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rfc: convention for marking source texts vs secondary texts

From: PILCH Hartmut
Subject: rfc: convention for marking source texts vs secondary texts
Date: Fri, 24 May 2002 11:56:05 +0200 (CEST)

Just as applications need to be able to find the 'coding' and 'mode' of a text
file, they may also need to know whether a file is its own source or whether
and where an editable source text is available.

My text files now have a file variable called 'srcfile', used in the following

        % -*- coding: utf-8; srcfile: /home/phm/swpat/bgh-dispo76.el -*-

This headline would say that the LaTeX file I just opened is coded in utf-8
and the result of compilation from a Lisp source file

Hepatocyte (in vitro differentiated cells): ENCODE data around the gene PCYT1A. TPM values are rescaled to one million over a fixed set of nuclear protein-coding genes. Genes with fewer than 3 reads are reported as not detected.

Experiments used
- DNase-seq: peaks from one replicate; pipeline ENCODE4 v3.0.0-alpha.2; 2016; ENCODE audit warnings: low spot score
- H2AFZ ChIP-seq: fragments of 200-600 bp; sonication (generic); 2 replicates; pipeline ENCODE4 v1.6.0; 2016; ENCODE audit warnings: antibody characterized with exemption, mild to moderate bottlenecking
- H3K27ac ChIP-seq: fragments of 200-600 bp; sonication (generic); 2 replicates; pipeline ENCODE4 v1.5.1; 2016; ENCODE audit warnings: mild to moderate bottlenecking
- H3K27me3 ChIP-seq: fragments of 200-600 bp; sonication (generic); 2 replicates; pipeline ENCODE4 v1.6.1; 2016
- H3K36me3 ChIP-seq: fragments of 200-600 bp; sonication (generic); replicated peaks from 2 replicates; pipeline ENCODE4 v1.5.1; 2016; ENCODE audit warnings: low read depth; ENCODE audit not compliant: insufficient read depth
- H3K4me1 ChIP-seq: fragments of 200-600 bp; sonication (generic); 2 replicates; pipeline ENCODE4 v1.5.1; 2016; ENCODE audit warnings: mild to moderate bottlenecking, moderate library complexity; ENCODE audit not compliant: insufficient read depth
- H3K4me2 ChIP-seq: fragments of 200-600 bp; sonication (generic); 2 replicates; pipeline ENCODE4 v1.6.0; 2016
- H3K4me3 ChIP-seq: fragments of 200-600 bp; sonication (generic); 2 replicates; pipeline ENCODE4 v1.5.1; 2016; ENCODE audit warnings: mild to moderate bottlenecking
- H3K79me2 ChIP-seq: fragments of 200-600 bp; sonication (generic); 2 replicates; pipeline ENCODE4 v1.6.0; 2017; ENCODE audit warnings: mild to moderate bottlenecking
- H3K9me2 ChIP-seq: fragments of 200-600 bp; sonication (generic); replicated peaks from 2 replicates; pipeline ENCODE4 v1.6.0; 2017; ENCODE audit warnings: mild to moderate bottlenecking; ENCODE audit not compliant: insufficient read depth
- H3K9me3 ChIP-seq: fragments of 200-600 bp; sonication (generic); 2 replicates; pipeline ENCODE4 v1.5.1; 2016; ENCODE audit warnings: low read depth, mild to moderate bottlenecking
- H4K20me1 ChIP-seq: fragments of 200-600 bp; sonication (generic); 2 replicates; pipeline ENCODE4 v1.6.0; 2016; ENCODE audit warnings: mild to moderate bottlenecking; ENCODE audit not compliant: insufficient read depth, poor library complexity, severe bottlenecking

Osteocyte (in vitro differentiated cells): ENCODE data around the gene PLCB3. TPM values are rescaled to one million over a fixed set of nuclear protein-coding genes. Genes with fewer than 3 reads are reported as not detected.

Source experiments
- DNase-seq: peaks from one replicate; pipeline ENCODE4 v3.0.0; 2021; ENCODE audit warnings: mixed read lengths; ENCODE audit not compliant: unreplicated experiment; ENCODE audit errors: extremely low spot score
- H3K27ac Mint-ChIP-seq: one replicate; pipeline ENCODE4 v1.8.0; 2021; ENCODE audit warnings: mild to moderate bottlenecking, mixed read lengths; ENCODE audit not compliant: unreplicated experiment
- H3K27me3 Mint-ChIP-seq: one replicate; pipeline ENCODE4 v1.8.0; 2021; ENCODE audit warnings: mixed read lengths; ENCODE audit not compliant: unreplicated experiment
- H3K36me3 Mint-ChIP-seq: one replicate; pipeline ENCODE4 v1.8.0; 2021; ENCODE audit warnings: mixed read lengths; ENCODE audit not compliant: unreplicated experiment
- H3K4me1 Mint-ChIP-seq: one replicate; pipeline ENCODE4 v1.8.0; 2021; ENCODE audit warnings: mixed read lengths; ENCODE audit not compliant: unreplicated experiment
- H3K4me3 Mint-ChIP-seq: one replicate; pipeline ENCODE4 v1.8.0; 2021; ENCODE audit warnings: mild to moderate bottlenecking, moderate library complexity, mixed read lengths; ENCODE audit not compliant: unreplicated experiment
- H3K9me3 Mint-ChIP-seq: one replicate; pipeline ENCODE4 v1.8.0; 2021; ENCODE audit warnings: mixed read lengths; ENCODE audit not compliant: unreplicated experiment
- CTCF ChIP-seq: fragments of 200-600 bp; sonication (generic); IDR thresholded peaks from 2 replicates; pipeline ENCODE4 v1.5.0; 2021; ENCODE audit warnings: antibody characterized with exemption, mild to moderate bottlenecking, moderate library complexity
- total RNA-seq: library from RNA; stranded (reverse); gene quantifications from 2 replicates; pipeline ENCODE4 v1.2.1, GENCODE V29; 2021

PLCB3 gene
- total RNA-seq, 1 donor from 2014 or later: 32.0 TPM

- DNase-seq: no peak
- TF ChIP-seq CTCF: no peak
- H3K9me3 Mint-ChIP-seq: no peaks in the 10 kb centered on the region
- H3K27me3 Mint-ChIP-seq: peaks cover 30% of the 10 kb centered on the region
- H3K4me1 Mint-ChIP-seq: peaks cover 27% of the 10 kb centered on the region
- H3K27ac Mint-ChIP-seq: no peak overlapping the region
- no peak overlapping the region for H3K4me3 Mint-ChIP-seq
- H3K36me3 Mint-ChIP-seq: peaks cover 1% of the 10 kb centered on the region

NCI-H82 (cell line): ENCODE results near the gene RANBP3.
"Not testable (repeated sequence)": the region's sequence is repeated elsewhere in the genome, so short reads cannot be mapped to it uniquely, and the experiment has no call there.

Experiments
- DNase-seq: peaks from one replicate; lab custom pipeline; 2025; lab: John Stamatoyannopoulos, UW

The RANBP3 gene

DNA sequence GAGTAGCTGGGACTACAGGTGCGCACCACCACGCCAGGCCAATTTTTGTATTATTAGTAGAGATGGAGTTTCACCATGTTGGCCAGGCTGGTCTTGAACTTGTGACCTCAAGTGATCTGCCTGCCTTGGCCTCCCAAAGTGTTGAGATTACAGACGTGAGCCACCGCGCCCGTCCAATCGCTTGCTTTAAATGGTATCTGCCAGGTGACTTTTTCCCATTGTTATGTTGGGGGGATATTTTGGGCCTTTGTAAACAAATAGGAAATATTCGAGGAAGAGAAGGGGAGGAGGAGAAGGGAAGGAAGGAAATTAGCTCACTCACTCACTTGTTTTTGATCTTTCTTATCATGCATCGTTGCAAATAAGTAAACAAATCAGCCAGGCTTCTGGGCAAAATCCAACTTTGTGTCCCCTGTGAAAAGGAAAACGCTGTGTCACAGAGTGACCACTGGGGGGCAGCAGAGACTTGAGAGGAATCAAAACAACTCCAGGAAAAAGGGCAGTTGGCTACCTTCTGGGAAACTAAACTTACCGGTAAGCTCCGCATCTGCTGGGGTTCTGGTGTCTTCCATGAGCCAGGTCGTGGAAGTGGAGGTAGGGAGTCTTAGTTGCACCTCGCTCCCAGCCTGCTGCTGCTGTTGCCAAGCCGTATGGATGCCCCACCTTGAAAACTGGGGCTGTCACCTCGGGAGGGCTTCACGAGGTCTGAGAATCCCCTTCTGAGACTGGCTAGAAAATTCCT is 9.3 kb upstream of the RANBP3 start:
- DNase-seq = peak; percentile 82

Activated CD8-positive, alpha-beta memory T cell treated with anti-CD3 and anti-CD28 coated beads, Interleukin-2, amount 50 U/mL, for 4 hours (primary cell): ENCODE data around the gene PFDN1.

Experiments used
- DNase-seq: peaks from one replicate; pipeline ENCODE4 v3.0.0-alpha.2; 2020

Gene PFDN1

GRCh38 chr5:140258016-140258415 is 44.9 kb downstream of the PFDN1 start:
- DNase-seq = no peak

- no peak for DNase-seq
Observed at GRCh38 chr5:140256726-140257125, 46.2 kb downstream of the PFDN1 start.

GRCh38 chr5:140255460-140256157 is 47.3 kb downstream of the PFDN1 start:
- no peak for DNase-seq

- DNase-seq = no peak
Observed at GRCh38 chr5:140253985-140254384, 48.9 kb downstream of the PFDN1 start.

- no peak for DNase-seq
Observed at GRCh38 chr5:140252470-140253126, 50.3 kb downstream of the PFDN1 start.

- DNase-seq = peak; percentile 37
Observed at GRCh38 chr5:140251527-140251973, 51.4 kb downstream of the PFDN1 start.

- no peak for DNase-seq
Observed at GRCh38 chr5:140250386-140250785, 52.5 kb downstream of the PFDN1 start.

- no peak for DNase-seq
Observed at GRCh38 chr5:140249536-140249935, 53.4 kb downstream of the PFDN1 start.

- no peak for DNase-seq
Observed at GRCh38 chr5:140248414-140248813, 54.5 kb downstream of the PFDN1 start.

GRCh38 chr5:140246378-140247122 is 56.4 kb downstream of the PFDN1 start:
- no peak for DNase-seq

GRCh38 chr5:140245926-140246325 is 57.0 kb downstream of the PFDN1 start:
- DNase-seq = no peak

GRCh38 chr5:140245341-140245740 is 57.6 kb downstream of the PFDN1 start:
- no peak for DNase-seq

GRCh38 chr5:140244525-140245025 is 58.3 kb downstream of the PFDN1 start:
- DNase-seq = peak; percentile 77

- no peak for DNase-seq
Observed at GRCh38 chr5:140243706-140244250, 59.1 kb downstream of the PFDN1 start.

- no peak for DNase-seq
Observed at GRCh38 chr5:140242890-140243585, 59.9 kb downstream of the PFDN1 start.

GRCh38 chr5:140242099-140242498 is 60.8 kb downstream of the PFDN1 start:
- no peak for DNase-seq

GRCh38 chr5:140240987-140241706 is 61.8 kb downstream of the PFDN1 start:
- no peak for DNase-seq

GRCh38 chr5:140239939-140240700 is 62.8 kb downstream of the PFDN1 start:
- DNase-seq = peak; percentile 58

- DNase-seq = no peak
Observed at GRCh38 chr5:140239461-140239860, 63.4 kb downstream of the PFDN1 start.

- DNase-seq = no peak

I use this convention for my multilingual hypertext generation system.

        ; -*- coding: utf-8; srcfile:// -*-

This would be written at the top of /home/phm/swpat/bgh-dispo76.el.
It says that this file is its own source file.

The notation '//' is easy to parse and can never be a name of a real file.

Is this a good convention that can somehow be useful to others and mentioned
in Emacs manuals?  

Is there already an established convention for the same purpose?

The purpose is indeed important for me.  For example, my daily backup program
will search all directories for new text files which are marked as being their
own sources.  Thus secondary files do not waste space in my backup archives by
default, and any file which I edit will carry the 'srcfile://' mark.

Btw the below mentioned website is compiled using the MLHT
system, which is written in E-Lisp and poorly documented (years ago, to be
updated) at

Hartmut Pilch, FFII & Eurolinux Alliance              tel. +49-89-12789608   
Protecting Innovation against Patent Inflation
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